Davis–Moore theory

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The Davis–Moore theory is a central claim within the structural functionalist paradigm of sociological theory, and was advanced by Kingsley Davis and Wilbert E. Moore in a paper published in 1945.[1] The theory is an explanation of social stratification. As a structural functionalist theory, it is also associated with Talcott Parsons and Robert K. Merton.

Argument[edit]

The theory is an explanation of social stratification, based on the idea of "functional necessity." Davis and Moore argue that the most difficult jobs in any society are the most necessary and require the highest rewards and compensation to sufficiently motivate individuals to fill them. Once the roles are filled, the division of labour functions properly, based on the notion of organic solidarity advanced by Emile Durkheim.[1]

Criticism[edit]

This argument has been criticized as fallacious from a number of different angles.[2] The first problem is that they posit rewards as a guarantee of performance, when rewards are supposed to be based on merit in their argument. It is argued that if abilities were inherent, there would be no need of a reward system. Secondly, Davis and Moore do not clearly indicate why some positions should be worth more than others, other than the fact that they are remunerated more. E.g., teachers are equally, if not more, functionally necessary than athletes and movie stars, yet, they receive significantly lower incomes. These critics have suggested that structural inequality (inherited wealth, family power, etc.), is itself a cause of individual success or failure, rather than a consequence of it.[3] Class analysts point out that it is not merely income that determines inequality but wealth, access to social networks, and cultural practices that put some individuals in better positions than others to succeed.[4]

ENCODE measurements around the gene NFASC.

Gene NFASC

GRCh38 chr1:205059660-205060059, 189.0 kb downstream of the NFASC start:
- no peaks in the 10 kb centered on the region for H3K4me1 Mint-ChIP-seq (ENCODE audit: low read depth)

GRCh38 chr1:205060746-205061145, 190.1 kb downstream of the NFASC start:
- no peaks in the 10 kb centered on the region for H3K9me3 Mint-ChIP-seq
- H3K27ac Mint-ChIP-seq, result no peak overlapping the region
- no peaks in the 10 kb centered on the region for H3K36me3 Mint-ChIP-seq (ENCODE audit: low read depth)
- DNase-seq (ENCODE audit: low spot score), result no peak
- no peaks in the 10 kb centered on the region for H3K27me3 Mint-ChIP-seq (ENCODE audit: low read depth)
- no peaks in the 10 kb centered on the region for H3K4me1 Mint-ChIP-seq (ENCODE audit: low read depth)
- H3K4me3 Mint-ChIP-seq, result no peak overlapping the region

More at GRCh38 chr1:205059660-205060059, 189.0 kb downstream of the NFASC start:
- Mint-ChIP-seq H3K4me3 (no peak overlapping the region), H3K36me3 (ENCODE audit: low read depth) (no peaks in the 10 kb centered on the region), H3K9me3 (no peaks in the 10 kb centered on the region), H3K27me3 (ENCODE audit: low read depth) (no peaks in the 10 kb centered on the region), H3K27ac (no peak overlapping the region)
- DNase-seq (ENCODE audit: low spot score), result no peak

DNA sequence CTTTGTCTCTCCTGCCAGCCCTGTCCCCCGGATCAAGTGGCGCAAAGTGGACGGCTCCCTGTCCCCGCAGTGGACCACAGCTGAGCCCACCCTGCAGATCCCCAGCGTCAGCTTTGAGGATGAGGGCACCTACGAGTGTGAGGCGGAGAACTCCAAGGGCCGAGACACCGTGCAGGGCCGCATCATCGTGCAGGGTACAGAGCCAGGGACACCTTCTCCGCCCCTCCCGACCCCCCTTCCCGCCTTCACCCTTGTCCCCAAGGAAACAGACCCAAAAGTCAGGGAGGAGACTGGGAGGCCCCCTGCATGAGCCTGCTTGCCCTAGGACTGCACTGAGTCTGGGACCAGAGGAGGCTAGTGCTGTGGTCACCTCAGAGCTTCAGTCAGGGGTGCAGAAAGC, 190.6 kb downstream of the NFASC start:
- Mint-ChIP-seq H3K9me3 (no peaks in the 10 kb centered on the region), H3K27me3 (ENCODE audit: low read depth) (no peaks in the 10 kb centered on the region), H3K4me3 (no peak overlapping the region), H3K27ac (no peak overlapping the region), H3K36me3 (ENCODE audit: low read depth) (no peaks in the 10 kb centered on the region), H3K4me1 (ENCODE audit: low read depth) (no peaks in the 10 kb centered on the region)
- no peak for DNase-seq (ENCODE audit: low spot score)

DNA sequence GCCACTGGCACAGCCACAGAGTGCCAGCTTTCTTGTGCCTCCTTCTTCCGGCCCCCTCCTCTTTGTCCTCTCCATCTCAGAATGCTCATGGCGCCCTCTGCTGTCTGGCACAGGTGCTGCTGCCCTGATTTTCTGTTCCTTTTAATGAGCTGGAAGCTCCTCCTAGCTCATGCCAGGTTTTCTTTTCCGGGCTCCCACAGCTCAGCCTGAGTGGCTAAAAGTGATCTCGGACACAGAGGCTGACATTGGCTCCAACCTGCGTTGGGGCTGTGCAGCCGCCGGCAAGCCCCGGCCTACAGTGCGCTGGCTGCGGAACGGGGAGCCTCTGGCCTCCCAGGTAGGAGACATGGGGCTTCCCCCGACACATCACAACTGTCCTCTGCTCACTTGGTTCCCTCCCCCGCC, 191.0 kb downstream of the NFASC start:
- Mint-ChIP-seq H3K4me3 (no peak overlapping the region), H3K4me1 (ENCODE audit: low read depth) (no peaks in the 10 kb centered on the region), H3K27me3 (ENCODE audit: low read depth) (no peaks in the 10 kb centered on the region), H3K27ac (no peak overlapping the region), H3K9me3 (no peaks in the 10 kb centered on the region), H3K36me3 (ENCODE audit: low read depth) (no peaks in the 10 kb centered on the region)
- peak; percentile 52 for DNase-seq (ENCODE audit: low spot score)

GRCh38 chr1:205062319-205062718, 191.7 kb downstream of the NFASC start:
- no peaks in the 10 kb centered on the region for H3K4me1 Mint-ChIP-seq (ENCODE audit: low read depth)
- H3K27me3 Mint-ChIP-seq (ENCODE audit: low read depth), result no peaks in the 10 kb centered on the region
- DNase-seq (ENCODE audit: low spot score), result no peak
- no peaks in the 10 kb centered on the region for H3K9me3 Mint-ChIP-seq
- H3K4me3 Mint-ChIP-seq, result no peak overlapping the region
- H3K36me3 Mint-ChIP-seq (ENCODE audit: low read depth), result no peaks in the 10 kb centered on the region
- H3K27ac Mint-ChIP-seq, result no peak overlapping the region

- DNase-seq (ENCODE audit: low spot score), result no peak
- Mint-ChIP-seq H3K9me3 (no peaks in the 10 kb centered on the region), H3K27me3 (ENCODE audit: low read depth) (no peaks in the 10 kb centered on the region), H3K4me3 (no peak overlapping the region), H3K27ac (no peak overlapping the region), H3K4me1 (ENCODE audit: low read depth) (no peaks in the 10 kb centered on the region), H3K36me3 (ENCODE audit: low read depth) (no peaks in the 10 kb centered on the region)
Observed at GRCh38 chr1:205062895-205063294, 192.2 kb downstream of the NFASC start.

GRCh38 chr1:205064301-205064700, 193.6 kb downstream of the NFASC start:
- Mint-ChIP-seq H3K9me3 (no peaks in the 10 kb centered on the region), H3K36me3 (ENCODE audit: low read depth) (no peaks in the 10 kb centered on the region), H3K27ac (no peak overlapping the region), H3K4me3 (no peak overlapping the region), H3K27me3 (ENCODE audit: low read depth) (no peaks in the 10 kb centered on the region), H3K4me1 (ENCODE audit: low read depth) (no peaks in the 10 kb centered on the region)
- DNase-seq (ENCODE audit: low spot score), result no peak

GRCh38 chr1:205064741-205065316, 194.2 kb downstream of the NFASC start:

Notes[edit]

  1. ^ a b Davis, Kingsley and Wilbert E. Moore. (1970 [1945]). "Some principles of stratification." American Sociological Review, 10 (2), 242-9.
  2. ^ De Maio, F. (2010). Health & Social Theory. New York: Palgrave MacMillan, 29-30.
  3. ^ Tumin, M. M. (1953). "Some principles of stratification: a critical analysis." American Sociological Review, 18, 387-97.
  4. ^ The New York Times. Class Matters. (2005). New York: Henry Holt and Company, LLC, 9.